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Mongolia is a landlocked country located between China and Russia. It is a vast emptiness that links land and sky, and is one of the last few places on the planet where nomadic life is still a living tradition. Mongolia may have geopolitical, cultural and geographical meanings. Mongolia consists of historic Outer Mongolia. The province of Inner Mongolia is geographically and politically separate and located in northern part of China yet it shares common borders with Mongolia.
With only 1.7 people per km▓, Mongolia has the lowest population density of any independent country, and it is this vast and majestic emptiness that is the country's enduring appeal, bringing the traveller, as it does, into a close communion with nature and its nomadic inhabitants. Mongolia is entirely landlocked, between China and Russia. The country is nicknamed the "Land of Blue Skies," and with good reason. There is said to be about 250 sunny days throughout each year. The weather is bitterly cold during the winter, dropping down to -40║ in some parts. With many types of terrain--from desert to verdant mountains--the weather during the summer varies from region to region, but is generally hot. Outside of the Gobi desert, this time of year is marked with many rains in some areas, and it can become quite cool at night.
For several letters, the ISO 9 standard transliteration of Cyrillic is not widely used and there is no consensus either in Mongolia nor in Wikitravel. Specially, the same Cyrillic letter "х" is transliterated "h" or "kh", the letter "ө" is transliterated "˘", "÷", "o" or "u", but Latin "o" is also the transliteration of the Cyrillic "о", and Latin "u" is also the transliteration of Cyrillic "у" and "ү" (the latter should be transliterated "¨" according to ISO 9, but this is rarely done). So, if you can't find a name as you wrote it, try other spellings.
The recorded history of ancient Mongolia dates back to third century BC when the Xiongnu came to power among many other nomadic tribes.
Due to illiteracy and nomadic lifestyle, little was recorded by Huns of themselves. They first appear in recorded Chinese history as "Barbarians" against whom the walls were built. Those walls later became known as the Great Wall of China.
There have been several Empires in Mongolia after the Hun Nu. For example, the A Tureg Empire around 650AD, with its capital approximately 110km north of Har Horin (Kharkhorum). There was also the Uighur Empire, with its capital Har Bulgas (Khar Bulgas or Xar Bulgas) near Har Horin. The Khitans who controlled North China around 1000AD as the Liao Dynasty had an administrative center (Har Bukh) 120km to the northeast. The Government of Turkey has been promoting some Turkish Empire monuments and there is a museum full of artifacts at the Bilge Khaan site.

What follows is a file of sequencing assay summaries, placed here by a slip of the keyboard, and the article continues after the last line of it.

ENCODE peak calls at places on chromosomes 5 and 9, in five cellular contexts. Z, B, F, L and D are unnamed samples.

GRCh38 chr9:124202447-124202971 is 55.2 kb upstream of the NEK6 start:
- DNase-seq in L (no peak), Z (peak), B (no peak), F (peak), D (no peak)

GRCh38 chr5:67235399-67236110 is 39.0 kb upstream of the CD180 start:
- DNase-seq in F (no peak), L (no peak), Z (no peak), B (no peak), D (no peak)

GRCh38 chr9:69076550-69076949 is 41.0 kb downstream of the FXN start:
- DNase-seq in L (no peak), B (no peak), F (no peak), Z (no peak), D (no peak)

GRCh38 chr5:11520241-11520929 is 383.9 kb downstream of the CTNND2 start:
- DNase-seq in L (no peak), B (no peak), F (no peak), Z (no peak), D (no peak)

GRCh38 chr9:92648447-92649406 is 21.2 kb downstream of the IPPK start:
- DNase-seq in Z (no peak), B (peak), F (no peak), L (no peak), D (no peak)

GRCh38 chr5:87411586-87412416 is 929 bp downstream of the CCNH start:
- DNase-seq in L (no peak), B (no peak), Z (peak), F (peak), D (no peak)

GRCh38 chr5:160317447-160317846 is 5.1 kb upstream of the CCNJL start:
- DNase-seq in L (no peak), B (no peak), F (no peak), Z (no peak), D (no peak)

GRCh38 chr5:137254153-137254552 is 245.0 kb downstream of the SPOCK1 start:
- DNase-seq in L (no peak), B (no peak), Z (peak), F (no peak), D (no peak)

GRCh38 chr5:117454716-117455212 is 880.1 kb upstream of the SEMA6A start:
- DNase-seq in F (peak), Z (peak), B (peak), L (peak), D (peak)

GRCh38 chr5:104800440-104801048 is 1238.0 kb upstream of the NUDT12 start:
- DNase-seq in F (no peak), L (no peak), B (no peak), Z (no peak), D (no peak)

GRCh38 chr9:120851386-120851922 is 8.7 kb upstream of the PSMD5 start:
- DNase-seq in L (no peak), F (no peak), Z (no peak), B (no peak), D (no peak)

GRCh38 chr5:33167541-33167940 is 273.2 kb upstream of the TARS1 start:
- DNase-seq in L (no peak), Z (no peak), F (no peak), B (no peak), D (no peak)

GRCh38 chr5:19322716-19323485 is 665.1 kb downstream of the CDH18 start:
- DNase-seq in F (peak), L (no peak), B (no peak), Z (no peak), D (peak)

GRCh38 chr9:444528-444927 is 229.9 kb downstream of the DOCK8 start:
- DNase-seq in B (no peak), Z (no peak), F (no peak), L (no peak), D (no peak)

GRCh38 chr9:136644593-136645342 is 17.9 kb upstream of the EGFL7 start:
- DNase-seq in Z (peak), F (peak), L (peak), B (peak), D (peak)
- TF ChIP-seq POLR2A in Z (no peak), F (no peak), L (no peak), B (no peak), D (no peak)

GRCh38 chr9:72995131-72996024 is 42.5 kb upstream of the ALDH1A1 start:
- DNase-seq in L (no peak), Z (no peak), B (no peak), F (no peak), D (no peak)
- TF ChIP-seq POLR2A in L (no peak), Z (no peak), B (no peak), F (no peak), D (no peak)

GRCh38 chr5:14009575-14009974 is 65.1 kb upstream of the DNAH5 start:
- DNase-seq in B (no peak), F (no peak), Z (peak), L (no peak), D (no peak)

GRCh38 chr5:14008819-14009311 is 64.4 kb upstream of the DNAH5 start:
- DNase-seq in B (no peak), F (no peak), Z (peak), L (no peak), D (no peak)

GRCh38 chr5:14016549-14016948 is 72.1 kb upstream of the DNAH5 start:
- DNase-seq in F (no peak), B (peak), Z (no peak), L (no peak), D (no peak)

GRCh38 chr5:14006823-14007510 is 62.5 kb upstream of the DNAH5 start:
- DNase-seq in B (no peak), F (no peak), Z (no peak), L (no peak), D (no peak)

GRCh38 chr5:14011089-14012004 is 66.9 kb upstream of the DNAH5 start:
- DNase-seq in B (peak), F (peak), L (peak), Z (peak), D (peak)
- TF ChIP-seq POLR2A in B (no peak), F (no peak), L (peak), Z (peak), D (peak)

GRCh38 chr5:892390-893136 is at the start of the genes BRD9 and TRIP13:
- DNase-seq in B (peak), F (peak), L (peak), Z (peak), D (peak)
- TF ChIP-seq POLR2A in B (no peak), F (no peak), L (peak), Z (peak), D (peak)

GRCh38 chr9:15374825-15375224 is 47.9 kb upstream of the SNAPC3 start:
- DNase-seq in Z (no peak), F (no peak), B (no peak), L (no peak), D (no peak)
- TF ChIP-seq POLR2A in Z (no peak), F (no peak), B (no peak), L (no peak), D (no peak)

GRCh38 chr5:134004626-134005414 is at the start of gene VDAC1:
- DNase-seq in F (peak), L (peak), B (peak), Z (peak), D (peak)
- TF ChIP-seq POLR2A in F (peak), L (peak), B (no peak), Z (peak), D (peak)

The struggle for mere existence and power over other tribes kept going until the time of Genghis Khan. Chinggis Khan, as he is known in Mongolia, came to power and united the warring tribes under the Great Mongol Empire in 1206. He was proclaimed Genghis Khan (Chingis Haan), meaning ruler of all Mongol tribes. The Mongolian Empire was extended all the way to eastern Europe under Genghis Khan. His grandson, Kublai Khan, subsequently conquered much of China, to establish the Yuan Dynasty. The Mongols were, however, driven back to the steppes by the Chinese Ming Dynasty under Emperor Hongwu. They were later conquered by the Manchurian-Chinese Emperors Kangxi and Qianlong of the Qing Dynasty.
An independent Mongol nation would only emerge again in 1924 but was not recognised by China until 1945, as the Chinese were forced to grant independence to Outer Mongolia by the Soviet Union, in exchange for Soviet assistance in fighting the Japanese invasion. Thus, the historic region of Mongolia was split into two, with Outer Mongolia becoming the independent nation of Mongolia, while Inner Mongolia remained a province of China. Since that time, Mongolia has had a close relationship with the Soviet Union (and Russia after the breakup of the Soviet Union). Mongolia even replaced its traditional script with the cyrillic alphabet. (The traditional script, however, continues to be used by ethnic Mongols in China). As Inner Mongolia was the more populated area before the partition, to this day the number of ethnic Mongols living in China outnumbers the population of Mongolia.

The Secret History of the Mongols is one of the great recordings of Mongolian history. Every Mongolian reads the book in the modern Mongolian language. This is one of the the oldest books in the Mongolian language. There are vivid similarities with the Bible in literary style, wording and story telling. It is speculated that the author could have been a Christian or at least was very knowledgeable about the Bible. According to Hugh Kemp, Qadag (pp 85-90, Steppe by Step) is the most likely candidate for authorship of Secret History of the Mongols. He writes about the history of ancient Mongolia and connects the modern reality with the ancient world. Even though the book is about the history of Christianity in Mongolia, it paints a view of ancient Mongolia from the height of 21st century. The "History of Mongolia" by B. Baabar is a good source for the Modern History of Mongolia.

On the trail of Marco Polo covers some travel through the Mongol Empire in the time of Genghis' grandson, Kublai Khan.


External Links (In case you decide to visit Mongolia):
juulchin.com
visitmongolia.com
mongolia-travel-guide.com/